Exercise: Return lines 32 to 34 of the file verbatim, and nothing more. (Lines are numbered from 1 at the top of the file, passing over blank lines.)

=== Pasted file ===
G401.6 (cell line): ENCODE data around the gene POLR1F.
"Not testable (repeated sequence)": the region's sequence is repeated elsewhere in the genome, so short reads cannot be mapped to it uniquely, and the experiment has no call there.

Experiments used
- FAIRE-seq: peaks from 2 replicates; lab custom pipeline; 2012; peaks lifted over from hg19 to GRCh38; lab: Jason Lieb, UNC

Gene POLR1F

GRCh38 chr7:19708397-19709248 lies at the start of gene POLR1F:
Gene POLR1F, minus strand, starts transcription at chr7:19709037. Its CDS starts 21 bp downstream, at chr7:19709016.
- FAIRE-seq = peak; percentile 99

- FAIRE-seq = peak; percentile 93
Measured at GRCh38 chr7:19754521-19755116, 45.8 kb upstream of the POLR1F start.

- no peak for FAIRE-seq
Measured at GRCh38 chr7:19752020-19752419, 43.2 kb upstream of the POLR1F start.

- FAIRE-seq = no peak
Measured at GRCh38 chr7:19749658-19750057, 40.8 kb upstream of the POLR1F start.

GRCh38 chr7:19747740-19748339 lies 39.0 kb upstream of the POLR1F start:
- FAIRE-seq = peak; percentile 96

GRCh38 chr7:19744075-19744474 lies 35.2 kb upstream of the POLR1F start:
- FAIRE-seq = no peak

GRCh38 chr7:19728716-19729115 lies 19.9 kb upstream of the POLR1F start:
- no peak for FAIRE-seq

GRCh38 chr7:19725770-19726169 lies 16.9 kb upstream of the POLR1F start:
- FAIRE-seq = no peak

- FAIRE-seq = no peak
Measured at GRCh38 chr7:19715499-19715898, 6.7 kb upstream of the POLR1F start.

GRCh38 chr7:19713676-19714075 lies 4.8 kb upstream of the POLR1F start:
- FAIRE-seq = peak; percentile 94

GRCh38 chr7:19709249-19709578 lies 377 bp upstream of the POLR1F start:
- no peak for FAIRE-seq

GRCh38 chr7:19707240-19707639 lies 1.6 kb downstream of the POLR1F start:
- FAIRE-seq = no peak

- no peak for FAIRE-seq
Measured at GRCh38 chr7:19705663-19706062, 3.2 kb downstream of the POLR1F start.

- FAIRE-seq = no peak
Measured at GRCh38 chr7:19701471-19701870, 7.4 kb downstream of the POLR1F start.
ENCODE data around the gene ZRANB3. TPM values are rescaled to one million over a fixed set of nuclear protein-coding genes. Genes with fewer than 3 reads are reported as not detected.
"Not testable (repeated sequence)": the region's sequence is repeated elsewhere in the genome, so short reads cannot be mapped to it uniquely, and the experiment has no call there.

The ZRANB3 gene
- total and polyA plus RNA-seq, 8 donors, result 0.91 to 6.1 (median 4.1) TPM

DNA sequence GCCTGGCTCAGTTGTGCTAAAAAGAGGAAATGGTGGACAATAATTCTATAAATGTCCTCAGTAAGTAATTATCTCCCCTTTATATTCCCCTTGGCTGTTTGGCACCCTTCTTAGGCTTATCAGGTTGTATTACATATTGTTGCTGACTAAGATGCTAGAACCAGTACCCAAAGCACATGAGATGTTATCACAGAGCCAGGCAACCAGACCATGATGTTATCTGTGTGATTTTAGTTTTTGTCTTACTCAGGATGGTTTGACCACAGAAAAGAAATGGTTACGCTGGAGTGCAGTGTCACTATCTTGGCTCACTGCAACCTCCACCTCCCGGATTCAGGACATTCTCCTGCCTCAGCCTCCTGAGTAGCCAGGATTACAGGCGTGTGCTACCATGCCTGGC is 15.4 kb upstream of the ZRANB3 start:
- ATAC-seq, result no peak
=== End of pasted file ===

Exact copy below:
Measured at GRCh38 chr7:19705663-19706062, 3.2 kb downstream of the POLR1F start.

- FAIRE-seq = no peak
Measured at GRCh38 chr7:19701471-19701870, 7.4 kb downstream of the POLR1F start.